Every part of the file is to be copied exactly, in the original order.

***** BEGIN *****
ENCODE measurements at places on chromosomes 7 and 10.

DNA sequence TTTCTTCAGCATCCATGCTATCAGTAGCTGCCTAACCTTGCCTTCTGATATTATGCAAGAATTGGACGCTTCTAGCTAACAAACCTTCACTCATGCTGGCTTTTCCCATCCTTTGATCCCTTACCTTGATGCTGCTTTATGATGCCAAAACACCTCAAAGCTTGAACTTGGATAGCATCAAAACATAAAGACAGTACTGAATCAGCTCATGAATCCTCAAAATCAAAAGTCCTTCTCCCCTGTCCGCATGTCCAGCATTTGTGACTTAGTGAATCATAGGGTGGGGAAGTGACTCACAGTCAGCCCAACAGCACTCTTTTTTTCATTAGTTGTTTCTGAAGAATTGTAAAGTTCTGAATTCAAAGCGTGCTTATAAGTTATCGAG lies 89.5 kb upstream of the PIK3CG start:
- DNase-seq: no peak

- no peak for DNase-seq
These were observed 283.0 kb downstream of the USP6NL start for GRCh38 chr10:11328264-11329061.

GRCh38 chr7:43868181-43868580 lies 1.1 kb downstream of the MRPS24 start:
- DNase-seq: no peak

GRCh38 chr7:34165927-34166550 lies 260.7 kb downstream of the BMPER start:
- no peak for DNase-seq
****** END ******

ENCODE measurements at places on chromosomes 7 and 10.

DNA sequence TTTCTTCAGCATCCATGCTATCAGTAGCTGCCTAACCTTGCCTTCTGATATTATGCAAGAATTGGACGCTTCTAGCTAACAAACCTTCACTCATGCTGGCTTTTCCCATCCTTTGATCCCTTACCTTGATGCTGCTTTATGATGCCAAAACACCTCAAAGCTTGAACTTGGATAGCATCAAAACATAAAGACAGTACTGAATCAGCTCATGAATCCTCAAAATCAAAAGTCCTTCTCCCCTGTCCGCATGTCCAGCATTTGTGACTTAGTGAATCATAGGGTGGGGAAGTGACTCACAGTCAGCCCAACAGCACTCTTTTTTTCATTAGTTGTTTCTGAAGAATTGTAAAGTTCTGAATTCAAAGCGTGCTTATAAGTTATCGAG lies 89.5 kb upstream of the PIK3CG start:
- DNase-seq: no peak

- no peak for DNase-seq
These were observed 283.0 kb downstream of the USP6NL start for GRCh38 chr10:11328264-11329061.

GRCh38 chr7:43868181-43868580 lies 1.1 kb downstream of the MRPS24 start:
- DNase-seq: no peak

GRCh38 chr7:34165927-34166550 lies 260.7 kb downstream of the BMPER start:
- no peak for DNase-seq